Today's blog was going to be about thoughtful baby shower gifts. I have been working on the piece for a few days and was going to finish it up Thursday night. The weather had a different plan for me, and so I am going to share the story of how my car was destroyed last night.
All day Thursday I was looking forward to getting home so that we could pack the Jeep and get ready to leave at dawn for our big camping trip. We were supposed to have some heavy rain, but for the most part it held off all day. Until it was time to head home. Then the sky opened up. I made a mad dash for my car and was soaked by the time I sat down. The radio traffic update advised me to avoid the I-43 freeway as the rains had brought the traffic to a halt. I decided to travel west on Good Hope Road with the plan of meeting the 45 freeway to finish my journey home. The water was getting deep in parts of Good Hope but I sallied forth until the 76th Street intersection, cheering on my little "Duckstang" as it navigated the streets with little problem. But at the 76th Street intersection cars were making U-turns in the middle of the street because the intersection was impassable. I too turned around and tried to take surface streets south in search of higher ground. The rain was coming down so hard that I couldn't tell what was road and what wasn't. I turned from side street to side street trying to avoid the deep water, although it was getting harder because I couldn't see much of anything through the gray sheets of rain coming down. I was afraid to stop because as cars came through the deep water it was clear that their control was questionable and I didn't want to get hit by a car being swept through the water.
Ultimately, I ended up on 60th Street with quite a few other cars, which made me nervous because no one had sufficient control in those conditions. I saw the road ahead dip and I knew the water was deep but I couldn't slow down for fear of getting rear-ended. My only hope was to try to plunge forward but as I did I saw more and more cars stuck in the intersection, water-logged.
I didn't panic until I felt my feet get wet. It took a moment for the sensation to make sense in my head: my feet were getting wet because the water was coming up through my floorboards. My car was being soaked. I turned on my hazards - I was in trouble. Soon my feet were covered, and I tried to stop, to save my car, but I couldn't - the water swept me forward. The water rose and I saw the passenger side floormat rising. The water came up to the seat and I knew my car was gone.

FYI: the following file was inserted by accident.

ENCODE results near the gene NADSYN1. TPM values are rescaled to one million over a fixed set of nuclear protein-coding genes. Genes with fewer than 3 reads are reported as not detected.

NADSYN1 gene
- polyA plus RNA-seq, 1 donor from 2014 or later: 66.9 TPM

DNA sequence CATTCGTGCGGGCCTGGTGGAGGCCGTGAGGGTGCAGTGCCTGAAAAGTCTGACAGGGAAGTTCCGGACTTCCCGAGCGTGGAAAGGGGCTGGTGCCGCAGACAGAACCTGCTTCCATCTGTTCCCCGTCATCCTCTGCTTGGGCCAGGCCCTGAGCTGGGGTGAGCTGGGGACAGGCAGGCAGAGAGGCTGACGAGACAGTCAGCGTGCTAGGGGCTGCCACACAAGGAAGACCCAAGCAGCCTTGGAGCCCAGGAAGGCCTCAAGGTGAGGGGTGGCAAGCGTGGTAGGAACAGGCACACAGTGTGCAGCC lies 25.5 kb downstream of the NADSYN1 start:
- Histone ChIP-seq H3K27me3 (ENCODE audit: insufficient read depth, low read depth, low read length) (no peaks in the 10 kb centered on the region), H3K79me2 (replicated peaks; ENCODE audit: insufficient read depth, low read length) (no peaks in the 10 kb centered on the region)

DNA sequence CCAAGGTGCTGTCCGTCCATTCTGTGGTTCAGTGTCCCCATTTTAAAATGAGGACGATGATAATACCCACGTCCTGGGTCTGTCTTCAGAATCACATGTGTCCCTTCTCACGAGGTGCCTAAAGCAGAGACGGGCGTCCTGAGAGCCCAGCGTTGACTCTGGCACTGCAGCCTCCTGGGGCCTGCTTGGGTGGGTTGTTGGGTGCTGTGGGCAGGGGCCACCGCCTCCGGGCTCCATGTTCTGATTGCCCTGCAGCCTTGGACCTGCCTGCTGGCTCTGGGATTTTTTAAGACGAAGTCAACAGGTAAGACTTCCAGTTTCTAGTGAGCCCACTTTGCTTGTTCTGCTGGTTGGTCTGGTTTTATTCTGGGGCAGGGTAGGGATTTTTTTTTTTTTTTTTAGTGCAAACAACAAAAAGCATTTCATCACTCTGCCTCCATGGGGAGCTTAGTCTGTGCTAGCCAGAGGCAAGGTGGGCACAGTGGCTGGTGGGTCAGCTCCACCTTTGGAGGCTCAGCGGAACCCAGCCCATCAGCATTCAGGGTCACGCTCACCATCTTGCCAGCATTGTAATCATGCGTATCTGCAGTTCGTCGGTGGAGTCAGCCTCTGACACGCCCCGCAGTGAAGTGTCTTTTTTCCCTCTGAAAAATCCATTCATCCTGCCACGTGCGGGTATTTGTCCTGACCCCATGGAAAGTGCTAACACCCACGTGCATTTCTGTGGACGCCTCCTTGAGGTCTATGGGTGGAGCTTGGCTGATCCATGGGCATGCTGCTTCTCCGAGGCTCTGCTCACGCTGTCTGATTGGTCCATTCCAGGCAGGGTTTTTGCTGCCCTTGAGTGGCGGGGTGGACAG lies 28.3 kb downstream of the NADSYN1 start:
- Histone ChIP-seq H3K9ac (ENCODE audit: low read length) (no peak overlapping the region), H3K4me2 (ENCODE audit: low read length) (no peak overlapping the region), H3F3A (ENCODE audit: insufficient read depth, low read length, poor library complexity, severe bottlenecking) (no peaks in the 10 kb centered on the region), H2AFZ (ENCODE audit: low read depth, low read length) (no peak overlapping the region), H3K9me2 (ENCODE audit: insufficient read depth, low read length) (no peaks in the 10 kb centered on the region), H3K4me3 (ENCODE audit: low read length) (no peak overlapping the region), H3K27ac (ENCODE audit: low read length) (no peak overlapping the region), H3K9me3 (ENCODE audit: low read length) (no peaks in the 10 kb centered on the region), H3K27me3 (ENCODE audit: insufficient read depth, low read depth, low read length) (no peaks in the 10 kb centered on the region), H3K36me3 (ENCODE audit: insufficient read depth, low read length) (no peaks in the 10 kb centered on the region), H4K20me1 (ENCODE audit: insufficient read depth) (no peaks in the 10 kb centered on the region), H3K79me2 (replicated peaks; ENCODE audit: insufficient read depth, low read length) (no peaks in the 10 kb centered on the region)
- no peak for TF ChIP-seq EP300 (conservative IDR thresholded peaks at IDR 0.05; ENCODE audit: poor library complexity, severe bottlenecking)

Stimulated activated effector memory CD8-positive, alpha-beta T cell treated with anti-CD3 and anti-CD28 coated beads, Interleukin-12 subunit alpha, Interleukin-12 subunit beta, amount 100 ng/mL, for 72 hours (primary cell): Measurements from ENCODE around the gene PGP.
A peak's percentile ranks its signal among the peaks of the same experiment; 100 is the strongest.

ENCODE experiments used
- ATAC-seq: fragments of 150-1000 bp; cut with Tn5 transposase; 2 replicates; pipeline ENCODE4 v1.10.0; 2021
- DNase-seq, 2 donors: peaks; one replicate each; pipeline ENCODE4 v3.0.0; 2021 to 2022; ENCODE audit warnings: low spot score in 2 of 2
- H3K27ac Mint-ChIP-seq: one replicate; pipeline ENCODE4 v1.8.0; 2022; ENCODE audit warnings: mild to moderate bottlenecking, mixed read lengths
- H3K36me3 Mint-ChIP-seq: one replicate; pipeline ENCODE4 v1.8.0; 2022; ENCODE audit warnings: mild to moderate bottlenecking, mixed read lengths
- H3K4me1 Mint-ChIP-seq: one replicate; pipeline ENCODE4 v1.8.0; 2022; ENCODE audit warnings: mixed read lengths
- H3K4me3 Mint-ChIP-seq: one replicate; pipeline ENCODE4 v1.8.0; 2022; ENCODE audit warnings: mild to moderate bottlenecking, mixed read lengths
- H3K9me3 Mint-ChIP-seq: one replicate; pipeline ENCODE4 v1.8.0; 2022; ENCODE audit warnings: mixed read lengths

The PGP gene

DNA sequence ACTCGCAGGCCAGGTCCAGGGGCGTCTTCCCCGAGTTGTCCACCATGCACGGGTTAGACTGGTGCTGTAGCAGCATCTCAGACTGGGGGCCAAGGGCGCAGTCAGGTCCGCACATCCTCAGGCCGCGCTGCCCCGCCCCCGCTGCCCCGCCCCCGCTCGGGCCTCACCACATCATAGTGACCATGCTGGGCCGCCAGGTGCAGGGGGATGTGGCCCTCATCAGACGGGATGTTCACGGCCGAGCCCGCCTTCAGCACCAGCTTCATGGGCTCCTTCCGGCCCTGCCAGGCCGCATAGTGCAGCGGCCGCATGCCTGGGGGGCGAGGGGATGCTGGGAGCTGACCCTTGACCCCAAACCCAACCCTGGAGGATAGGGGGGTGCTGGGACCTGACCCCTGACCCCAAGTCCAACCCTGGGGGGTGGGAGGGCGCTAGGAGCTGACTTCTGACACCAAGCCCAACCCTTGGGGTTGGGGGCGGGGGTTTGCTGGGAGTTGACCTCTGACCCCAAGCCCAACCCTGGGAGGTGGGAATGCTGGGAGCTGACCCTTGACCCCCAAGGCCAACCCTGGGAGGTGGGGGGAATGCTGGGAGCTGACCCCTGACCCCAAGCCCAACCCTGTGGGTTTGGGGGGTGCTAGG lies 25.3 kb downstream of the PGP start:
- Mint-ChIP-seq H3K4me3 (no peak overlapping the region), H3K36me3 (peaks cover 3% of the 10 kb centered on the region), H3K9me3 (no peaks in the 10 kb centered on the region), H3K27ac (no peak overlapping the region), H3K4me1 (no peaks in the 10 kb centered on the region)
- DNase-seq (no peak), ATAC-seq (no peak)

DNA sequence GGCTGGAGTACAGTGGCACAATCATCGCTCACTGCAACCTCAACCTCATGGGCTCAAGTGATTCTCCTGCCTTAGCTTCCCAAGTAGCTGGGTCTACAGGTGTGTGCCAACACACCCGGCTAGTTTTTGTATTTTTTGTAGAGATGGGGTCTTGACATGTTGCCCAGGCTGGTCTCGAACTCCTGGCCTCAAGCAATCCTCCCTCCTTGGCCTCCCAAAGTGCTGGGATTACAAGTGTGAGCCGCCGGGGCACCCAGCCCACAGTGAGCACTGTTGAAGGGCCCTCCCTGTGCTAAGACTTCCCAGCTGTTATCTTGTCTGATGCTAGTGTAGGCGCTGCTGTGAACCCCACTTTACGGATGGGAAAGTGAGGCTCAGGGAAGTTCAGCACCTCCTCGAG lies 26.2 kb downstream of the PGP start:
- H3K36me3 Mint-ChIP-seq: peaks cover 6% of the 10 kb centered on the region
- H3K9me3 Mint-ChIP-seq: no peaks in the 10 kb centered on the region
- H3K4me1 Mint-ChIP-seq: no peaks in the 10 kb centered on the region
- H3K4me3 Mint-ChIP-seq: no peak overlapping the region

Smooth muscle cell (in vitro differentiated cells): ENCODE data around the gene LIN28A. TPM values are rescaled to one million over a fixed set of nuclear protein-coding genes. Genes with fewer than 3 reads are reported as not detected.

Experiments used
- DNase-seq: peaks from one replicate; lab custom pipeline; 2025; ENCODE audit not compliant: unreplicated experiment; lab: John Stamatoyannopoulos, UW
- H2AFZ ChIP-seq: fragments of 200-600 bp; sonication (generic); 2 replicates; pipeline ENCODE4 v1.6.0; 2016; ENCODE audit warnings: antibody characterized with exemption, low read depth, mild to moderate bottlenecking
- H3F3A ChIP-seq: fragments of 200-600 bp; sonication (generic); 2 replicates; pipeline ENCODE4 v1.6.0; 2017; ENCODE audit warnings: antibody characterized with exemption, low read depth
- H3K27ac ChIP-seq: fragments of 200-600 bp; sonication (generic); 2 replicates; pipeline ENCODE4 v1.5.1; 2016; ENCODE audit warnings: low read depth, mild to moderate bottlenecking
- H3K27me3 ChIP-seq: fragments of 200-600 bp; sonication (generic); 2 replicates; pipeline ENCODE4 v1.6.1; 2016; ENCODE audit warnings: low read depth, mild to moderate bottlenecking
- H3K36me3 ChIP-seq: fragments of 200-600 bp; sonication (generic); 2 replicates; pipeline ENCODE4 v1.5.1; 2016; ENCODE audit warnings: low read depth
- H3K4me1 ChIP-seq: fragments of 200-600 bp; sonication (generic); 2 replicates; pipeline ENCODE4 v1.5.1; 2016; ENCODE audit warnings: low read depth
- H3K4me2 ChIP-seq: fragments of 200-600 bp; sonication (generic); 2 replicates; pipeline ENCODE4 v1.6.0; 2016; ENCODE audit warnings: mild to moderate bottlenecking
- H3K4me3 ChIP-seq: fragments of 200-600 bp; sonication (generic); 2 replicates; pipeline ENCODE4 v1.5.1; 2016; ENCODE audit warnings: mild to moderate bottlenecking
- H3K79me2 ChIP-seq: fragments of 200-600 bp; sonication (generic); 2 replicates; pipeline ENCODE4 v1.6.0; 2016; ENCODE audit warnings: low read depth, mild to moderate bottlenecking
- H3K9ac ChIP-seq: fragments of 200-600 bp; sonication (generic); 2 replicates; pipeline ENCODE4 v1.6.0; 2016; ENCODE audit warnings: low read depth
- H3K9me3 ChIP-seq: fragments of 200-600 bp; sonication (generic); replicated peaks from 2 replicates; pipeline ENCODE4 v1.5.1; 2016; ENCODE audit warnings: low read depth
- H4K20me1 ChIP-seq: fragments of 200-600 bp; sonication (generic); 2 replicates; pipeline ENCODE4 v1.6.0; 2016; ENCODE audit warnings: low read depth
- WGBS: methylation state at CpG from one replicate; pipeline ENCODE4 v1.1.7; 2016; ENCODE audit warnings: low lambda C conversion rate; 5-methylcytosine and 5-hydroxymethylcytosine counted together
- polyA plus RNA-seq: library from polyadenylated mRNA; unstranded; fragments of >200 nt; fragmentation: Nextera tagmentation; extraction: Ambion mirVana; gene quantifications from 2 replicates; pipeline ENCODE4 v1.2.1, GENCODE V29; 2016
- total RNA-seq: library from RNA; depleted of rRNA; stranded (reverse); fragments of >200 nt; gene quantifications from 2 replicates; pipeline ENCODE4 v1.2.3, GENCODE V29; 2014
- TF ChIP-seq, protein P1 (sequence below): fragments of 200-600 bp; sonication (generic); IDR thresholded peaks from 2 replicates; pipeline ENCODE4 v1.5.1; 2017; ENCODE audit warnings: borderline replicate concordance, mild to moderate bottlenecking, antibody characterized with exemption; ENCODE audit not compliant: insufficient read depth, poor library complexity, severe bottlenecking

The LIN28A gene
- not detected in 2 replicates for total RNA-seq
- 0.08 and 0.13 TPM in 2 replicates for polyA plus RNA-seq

My car was gone. I could swear that time stopped as the realization set in. My car was gone.
A second later and the water was covering the car seat, then up to my waist. I looked into the backseat and saw my briefcase with my court files for Monday floating, soaked. I had to get out of the car before I couldn't. I pushed on the door and it wouldn't budge. The water was holding the door shut. A thousand horror movie-fueled nightmares played out in my head and I pushed with everything I had and it opened and more water poured into my car. I got out into waist-deep murky, dirty water and slogged myself to the side of the road and climbed a hill. I don't know how but I had my car keys in one hand and my blessedly dry cell phone in the other. I called my husband and I called my mom, panicked and sorrowful. Terrified. I didn't want to even look at my car, but I didn't want to leave it either. I was soaking wet with filthy water as I walked up the hill to a church where lovely people were handing out towels. I wasn't alone - there were waterlogged cars everywhere, some abandoned, others not.
Remembering my poor floating briefcase, I knew I had to return to the car. I also wanted to turn out the hazard lights so...why? I don't actually know. I didn't want the battery to wear down, but why did that matter? I plunged back into the cold, dirty water and waded to my car. I wasn't able to close the door completely when I left so getting in wasn't hard. I retrieved my soaked briefcase and a coat. I managed to drop my keys and had to search the dark water to find them again. I waded back to shore and waited for my rescue.
I can't stop thinking about my car, but I'm not really upset. No, I'm not, actually. I loved this car, and now I no longer have it. It is a statement of fact, and not something I feel upset or emotional about, and I don't know why. I feel like I should be upset, angry, sad. I'm not.
Do you know what does upset me? This single thought: what if Jack had been in his carseat, in the back seat? Would I have been able to get him out? Would I have been able to navigate that tricky belt buckle through murky water, in the small, hard to reach backseat? Sweet little blue eyes looking up at me, panicked and afraid, not understanding why cold water was coming into his carseat. I can't shake that thought.
The fact is that Jack and his carseat have never been in the Mustang because the backseat is so small and it never seemed safe to me, but that doesn't stop that thought from haunting me. I could play a game of a million "what-ifs" with respect to the car - what if I had stayed on Good Hope Road instead of turning off? What if I left ten minutes earlier? Or later? But the only what-if that concerns me at all is what if Jack had been with me. Everything could have changed in the blink of an eye.
My family is safe. My home is safe. Thank you, God.
There are more cars.